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Legislation

Modernizing the Senate: the benefit of partisanship taking a back seat

By ISG Senator Mary Jane McCallum      

I feel it is important to unequivocally assert that my independence has no limitations. I have not been told, instructed, or directed on how to vote on any issue before the Senate or committee and enjoy the freedom and independence as a non-partisan Senator to approach each topic before the Senate with an open mind.

Former Supreme Court of Canada judge, Ian Binnie, pictured on May 22 before the Senate Committee on Rules, Procedures and the Rights of Parliament on the Hill. The Hill Times photograph by Andew Meade

PARLIAMENT HILL—The move towards modernizing the Senate is an ongoing endeavour that will not happen overnight. While this process will come with its share of growing pains, I truly believe that the end product will be in the best interest of Canadians. As part of this shift towards modernization, it is my belief that the Senate would be best served by operating as an independently-minded body rather than a de facto second House where members are expected to toe their respective party line.

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In Speech from the Throne, a nod to Western alienation, promise to enshrine Indigenous rights

News|By Beatrice Paez
'The government has heard Canadians’ concerns that the world is increasingly uncertain, and that the economy is changing,' the Throne Speech read. 'And in this context, regional needs and differences really matter.'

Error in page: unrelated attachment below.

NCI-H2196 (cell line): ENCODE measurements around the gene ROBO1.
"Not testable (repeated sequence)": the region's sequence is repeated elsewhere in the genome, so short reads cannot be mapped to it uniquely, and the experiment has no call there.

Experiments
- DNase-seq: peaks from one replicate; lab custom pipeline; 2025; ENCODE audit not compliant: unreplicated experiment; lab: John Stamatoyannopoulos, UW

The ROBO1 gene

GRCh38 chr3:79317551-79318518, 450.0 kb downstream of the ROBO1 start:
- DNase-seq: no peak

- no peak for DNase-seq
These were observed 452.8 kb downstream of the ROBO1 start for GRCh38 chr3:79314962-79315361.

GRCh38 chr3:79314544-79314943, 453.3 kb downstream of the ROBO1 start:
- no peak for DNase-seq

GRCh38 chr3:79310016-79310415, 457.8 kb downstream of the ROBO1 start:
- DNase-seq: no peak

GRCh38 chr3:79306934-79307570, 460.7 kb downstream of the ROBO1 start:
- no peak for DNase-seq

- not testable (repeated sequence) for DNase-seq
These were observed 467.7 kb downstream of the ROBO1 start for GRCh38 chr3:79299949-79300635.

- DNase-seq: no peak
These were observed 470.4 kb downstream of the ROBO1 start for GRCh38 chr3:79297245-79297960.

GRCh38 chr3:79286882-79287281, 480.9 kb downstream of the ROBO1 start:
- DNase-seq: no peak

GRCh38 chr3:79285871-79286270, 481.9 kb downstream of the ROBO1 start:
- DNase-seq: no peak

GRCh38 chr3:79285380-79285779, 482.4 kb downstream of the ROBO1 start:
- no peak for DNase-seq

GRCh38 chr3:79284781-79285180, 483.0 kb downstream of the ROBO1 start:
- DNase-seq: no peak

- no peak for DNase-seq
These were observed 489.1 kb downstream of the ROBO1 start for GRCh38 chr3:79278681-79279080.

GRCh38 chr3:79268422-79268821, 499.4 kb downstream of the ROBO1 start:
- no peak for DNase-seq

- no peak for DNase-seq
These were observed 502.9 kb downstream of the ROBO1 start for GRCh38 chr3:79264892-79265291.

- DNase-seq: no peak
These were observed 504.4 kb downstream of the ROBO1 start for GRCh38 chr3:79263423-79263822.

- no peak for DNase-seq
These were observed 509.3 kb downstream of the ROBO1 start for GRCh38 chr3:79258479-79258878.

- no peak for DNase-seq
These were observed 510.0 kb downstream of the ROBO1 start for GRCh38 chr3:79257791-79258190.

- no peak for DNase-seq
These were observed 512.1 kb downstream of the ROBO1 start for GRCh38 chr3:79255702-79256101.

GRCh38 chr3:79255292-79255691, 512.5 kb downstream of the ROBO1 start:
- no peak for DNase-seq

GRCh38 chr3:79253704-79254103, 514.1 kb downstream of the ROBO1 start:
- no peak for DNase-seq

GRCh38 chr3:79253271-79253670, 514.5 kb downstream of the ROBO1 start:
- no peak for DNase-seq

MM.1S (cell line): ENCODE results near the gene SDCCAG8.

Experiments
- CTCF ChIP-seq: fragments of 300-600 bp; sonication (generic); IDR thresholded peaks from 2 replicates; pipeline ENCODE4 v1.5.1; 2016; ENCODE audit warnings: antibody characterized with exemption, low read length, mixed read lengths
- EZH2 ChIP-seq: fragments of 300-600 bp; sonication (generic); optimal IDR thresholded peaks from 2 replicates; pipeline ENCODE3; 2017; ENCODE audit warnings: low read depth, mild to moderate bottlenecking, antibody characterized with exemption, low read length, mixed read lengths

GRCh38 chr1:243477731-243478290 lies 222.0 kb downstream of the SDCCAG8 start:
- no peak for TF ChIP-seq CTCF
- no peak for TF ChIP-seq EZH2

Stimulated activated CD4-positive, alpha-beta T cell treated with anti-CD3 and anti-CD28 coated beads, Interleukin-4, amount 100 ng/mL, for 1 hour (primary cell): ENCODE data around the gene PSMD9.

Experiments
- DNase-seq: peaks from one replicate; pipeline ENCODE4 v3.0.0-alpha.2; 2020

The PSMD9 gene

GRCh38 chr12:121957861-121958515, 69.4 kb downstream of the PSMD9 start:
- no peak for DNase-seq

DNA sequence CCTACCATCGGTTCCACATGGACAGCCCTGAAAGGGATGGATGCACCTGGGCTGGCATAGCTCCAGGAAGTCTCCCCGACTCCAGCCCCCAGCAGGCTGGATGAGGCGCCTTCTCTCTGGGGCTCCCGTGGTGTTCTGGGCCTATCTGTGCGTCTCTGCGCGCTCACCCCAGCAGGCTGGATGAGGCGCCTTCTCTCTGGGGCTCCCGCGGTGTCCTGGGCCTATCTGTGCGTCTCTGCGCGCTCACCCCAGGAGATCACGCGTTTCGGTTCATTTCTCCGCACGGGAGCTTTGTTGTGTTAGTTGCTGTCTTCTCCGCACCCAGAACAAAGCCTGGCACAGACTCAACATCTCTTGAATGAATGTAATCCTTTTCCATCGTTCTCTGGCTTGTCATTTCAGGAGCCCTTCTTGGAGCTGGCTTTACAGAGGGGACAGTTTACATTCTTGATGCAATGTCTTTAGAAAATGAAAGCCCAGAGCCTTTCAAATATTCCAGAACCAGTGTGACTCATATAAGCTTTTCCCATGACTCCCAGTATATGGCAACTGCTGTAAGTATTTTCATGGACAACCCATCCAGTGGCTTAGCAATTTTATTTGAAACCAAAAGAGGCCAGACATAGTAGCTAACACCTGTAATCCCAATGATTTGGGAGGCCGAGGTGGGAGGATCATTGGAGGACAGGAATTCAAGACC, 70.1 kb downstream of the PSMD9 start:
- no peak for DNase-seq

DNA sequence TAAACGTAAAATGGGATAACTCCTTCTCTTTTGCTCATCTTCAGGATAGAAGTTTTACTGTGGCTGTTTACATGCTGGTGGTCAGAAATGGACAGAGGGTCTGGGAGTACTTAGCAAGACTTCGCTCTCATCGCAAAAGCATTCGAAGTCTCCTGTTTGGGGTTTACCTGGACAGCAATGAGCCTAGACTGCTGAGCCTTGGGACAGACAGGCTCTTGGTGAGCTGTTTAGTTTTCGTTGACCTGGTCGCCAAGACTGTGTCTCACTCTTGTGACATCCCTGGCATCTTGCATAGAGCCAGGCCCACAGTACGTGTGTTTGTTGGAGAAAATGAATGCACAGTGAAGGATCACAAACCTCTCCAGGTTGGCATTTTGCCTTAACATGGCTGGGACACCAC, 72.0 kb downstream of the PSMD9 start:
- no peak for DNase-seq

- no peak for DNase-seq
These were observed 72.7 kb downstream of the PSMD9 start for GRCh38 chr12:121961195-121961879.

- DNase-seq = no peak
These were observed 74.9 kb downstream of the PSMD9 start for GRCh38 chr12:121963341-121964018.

Throne Speech steeped in British parliamentary tradition dating back to at least the 16th century

Feature|By Aidan Chamandy
Queen Elizabeth, on her first royal visit to Canada in 1957, delivered John Diefenbaker's first Throne Speech. In 1977, she delivered Pierre Trudeau's Throne Speech as well in Canada.

Liberals’ Anthony Rota elected Speaker of the House

MPs used a ranked-ballot voting system to elect the new House Speaker.

‘Thou shalt be there,’ government whip tells MPs as high-stakes minority Parliament kicks off Thursday

News|By Palak Mangat
In a minority Parliament, co-operation between parties is now an 'imperative, as opposed to something that we would try to do,' says Chief Government Whip Mark Holland.

‘A servant of the House’: MPs to elect Commons Speaker in early-morning ceremony

News|By Beatrice Paez
Incumbent House Speaker Geoff Regan says he expects MPs will be largely influenced by their peers' assessments of the candidates in casting their ballots for the new Speaker.

Political ties, not diplomatic bona fides needed for next Canadian envoy in D.C., says former ambassador

News|By Neil Moss
‘From a U.S. perspective, the relationship between the ambassador and the prime minister has to be extremely close,’ says Michael Kergin.

‘Let’s get on with the contest now’: chorus of prominent Conservatives calling for Scheer’s ouster continues to grow

News|By Mike Lapointe
But a Conservative source is decrying public criticism of Andrew Scheer's leadership, saying it will only create the kind of schisms that will set the party back and that former leader Stephen Harper worked to avoid.

Parliament security labour standoff nearing end of the road

Long-awaited collective agreements are finally being settled with the unions representing Parliament’s security officers, just in time for a new round of talks.

French envoy defends Macron’s NATO comments as ‘brave’

French ambassador Kareen Rispal says the 29-member alliance is in the midst of a political crisis and her president was recognizing that fact.
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